If a,b,c and p are rational numbers,

and a+bp^1/3+cp^2/3=0

and p is not a perfect cube.

prove that a=b=c=0

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- May 3rd 2010, 08:02 AMjashansinghalfind it
If a,b,c and p are rational numbers,

and a+bp^1/3+cp^2/3=0

and p is not a perfect cube.

prove that a=b=c=0 - May 3rd 2010, 09:04 AMtonio

First proof (requires knowledge in fields extensions): the cubic rational extension $\displaystyle \mathbb{Q}(\sqrt[3]{p})/\mathbb{Q}$ is of degree 3 since $\displaystyle x^3-p$ is the minimal polynomial of $\displaystyle \sqrt[3]{p}$ (why?), and

a basis for it is precisely $\displaystyle \{1,\,\sqrt[3]{p},\,\sqrt[3]{p^2}\}\Longrightarrow $ these three elements are linearly independent over $\displaystyle \mathbb{Q}$ , and this is precisely what had

to be proved.

Second proof: $\displaystyle a+b\sqrt[3]{p}+c\sqrt[3]{p^2}=0\iff (a+b\sqrt[3]{p})^3=$ $\displaystyle -c^3p^2\iff a^3+3a^2b\sqrt[3]{p}+3ab^2\sqrt[3]{p^2}+b^3p=-c^3p^2$ $\displaystyle \Longrightarrow \sqrt[3]{p}(a+b\sqrt[3]{p})=\frac{-c^3p^2-a^3-b^3p}{3ab}=q$ .

Note that $\displaystyle q\,,\,-c^3p^2\in\mathbb{Q}$ (I assume $\displaystyle ab\neq 0$ ; if some of these two numbers is zero I leave to you to do the little changes necessary to fix the proof).

Raise to the 3rd power the expression $\displaystyle \sqrt[3]{p}(a+b\sqrt[3]{p})=q\Longrightarrow p(-c^3p^2)=q^3$ , and now make some order here and deduce a contradiction to p not being a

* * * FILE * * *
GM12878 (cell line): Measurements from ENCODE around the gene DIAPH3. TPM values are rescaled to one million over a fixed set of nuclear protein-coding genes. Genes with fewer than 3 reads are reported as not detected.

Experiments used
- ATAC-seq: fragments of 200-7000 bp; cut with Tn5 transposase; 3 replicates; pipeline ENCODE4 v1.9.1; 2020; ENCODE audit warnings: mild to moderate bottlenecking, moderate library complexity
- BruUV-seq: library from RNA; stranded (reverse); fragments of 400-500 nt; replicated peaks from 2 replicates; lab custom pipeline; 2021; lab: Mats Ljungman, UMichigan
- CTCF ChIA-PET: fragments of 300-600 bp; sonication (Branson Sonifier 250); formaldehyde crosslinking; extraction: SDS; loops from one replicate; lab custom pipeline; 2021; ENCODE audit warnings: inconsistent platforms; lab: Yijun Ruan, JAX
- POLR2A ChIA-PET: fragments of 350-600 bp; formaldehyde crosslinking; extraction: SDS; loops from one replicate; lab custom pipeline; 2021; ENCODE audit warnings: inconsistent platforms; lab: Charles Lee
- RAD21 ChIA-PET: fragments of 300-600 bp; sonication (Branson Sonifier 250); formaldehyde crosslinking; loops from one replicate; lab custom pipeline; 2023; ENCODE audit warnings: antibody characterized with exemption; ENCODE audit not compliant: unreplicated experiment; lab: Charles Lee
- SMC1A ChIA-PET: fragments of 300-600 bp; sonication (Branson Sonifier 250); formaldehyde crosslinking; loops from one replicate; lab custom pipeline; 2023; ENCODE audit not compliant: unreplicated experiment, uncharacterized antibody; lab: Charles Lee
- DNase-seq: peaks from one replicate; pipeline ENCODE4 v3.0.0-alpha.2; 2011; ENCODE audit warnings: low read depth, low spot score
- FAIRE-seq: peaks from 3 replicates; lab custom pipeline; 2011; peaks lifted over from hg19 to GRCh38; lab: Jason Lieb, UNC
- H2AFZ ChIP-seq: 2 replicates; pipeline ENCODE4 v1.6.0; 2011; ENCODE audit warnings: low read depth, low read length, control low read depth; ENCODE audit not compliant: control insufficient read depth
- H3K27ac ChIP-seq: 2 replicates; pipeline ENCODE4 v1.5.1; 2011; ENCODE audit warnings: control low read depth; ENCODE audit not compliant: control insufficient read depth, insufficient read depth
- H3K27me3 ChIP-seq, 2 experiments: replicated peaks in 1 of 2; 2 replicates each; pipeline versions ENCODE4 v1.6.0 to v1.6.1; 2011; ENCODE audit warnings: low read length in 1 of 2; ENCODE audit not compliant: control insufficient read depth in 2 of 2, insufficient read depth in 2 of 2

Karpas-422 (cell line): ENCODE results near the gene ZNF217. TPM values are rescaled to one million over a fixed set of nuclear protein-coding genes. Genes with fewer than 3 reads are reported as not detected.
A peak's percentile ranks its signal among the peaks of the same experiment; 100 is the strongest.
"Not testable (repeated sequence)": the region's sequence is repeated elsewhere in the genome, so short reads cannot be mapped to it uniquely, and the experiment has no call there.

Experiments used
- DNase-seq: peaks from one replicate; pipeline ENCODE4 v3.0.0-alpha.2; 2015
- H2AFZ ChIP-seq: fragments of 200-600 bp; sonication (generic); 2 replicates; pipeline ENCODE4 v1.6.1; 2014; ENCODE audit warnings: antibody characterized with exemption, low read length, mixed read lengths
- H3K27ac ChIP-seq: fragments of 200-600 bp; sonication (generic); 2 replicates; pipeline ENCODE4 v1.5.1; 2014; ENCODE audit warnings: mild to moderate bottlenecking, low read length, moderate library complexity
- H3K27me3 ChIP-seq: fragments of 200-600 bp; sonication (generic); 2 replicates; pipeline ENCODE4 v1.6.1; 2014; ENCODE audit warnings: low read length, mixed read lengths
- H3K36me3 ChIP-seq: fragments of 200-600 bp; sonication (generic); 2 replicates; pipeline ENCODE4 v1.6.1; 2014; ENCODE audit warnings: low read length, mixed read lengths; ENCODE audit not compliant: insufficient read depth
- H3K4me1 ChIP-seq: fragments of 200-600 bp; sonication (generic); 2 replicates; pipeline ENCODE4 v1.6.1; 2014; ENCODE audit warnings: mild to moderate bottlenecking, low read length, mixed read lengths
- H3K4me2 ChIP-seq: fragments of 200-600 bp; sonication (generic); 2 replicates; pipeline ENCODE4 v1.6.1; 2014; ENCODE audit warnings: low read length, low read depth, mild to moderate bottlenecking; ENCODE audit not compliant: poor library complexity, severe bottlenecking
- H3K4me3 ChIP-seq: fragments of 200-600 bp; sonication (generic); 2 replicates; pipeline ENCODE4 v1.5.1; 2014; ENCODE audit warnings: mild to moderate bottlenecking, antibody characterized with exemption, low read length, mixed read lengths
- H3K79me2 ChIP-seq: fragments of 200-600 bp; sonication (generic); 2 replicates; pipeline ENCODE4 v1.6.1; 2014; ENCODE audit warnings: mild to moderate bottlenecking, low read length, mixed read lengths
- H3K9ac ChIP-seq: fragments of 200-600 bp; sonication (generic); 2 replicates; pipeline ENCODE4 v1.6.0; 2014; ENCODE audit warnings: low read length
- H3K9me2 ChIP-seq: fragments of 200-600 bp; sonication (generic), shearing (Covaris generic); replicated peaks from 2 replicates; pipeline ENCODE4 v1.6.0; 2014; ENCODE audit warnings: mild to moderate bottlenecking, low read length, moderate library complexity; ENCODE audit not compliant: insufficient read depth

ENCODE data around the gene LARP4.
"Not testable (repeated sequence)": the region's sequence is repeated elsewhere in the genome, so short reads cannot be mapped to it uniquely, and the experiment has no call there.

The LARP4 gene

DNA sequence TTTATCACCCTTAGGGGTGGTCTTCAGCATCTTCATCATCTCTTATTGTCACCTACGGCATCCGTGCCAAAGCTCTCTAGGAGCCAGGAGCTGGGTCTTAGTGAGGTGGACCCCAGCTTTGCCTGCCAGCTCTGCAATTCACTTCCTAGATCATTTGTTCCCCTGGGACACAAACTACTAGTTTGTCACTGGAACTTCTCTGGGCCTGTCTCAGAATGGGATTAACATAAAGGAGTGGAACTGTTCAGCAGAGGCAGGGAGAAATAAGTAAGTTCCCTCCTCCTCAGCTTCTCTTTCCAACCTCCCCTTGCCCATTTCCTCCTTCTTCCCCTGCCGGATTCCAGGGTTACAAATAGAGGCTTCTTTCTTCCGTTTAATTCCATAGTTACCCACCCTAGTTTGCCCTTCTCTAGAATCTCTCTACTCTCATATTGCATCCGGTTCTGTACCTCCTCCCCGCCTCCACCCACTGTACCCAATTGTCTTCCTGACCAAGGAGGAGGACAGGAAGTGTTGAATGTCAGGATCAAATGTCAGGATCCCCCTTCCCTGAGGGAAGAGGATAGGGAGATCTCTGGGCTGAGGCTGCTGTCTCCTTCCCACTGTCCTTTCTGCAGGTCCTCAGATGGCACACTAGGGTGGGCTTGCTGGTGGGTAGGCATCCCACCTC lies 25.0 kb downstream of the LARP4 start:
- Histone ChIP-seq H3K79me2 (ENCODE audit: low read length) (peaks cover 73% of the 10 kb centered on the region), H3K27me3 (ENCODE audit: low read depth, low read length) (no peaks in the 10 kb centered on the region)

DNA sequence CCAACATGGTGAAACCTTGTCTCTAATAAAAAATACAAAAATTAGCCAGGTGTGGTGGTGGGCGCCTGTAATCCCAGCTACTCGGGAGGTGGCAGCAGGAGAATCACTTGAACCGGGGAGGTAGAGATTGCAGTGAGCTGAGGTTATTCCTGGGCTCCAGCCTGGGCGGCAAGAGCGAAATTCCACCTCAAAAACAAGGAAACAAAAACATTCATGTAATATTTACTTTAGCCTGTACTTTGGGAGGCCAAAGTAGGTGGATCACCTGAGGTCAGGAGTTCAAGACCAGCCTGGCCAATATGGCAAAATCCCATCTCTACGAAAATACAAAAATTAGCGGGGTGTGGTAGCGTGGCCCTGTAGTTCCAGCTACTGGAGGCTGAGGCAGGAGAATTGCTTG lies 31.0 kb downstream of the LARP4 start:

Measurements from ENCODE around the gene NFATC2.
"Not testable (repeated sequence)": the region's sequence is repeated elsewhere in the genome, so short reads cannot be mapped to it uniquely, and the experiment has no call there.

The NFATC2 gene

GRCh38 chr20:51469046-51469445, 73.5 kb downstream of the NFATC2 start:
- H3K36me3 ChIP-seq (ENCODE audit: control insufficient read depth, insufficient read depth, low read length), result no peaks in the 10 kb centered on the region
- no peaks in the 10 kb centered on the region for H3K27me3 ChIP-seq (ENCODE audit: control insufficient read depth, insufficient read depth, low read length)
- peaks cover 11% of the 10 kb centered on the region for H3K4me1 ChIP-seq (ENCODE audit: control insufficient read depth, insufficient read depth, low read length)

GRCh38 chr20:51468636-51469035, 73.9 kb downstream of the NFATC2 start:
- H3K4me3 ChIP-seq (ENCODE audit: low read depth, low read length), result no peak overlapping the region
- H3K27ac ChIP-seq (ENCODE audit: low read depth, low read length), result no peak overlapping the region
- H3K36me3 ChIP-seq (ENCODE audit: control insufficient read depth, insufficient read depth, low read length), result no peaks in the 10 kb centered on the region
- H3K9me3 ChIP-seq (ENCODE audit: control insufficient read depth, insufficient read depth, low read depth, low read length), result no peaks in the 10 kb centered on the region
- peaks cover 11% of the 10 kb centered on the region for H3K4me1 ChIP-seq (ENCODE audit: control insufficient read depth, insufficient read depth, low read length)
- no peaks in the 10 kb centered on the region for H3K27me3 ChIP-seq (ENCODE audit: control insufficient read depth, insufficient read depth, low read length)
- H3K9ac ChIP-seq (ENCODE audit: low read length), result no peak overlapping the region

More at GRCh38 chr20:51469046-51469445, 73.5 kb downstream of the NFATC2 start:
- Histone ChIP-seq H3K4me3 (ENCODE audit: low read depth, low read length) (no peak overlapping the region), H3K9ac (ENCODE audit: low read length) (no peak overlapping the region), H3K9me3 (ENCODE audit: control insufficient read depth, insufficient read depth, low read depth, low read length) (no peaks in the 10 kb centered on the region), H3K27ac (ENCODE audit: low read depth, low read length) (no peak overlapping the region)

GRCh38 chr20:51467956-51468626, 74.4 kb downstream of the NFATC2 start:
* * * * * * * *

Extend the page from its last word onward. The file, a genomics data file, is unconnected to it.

perfect (rational, of course) cube.

Tonio - May 4th 2010, 06:54 AMjashansinghalQuote:

note that (i assume ; if some of these two numbers is zero i leave to you to do the little changes necessary to fix the proof).

- May 5th 2010, 02:18 AMsimplependulum
Assume $\displaystyle a,b,c,p ~\neq 0 $

$\displaystyle a+ b \sqrt[3]{p} + c \sqrt[3]{p}^2 = 0 $ or

$\displaystyle a\sqrt[3]{p} + b\sqrt[3]{p}^2 + cp = 0 $

Let $\displaystyle x = \sqrt[3]{p} ~, ~ y= \sqrt[3]{p}^2 $

We obtain a system of linear equations :

$\displaystyle bx+cy = -a $

$\displaystyle ax + by = -cp $

Since $\displaystyle a,b,c,p$ are rational numbers , we must have

$\displaystyle {x,y} \in \mathbb{Q}$ . However, as you mentioned $\displaystyle p $ is not a perfect cube , a contradiction . - May 6th 2010, 07:47 AMFancyMouse
When p is not a perfect square, one can use Eisenstein's criterion to prove x^3-p is irreducible. But it's nontrivial (at least I think) to show x^3-p is irreducible in general case, i.e. merely if p is not a perfect cube of some element in the ground field ($\displaystyle \mathbb{Q}$ here).

And a warning if anyone want to generalize it: it's not true that if q is not a perfect 4-th power, then x^4-q is irreducible. e.g. if q=-4, then one can factor x^4+4=(x^2-2x-2)(x^2+2x-2)

EDIT: OK I forgot that a cubic polynomial is irreducible iff it doesn't have a root, so in this case it's trivial to show x^3-p is irreducible. - May 6th 2010, 08:35 AMgrgrsanjayconfused first but clear now
thanks for explaining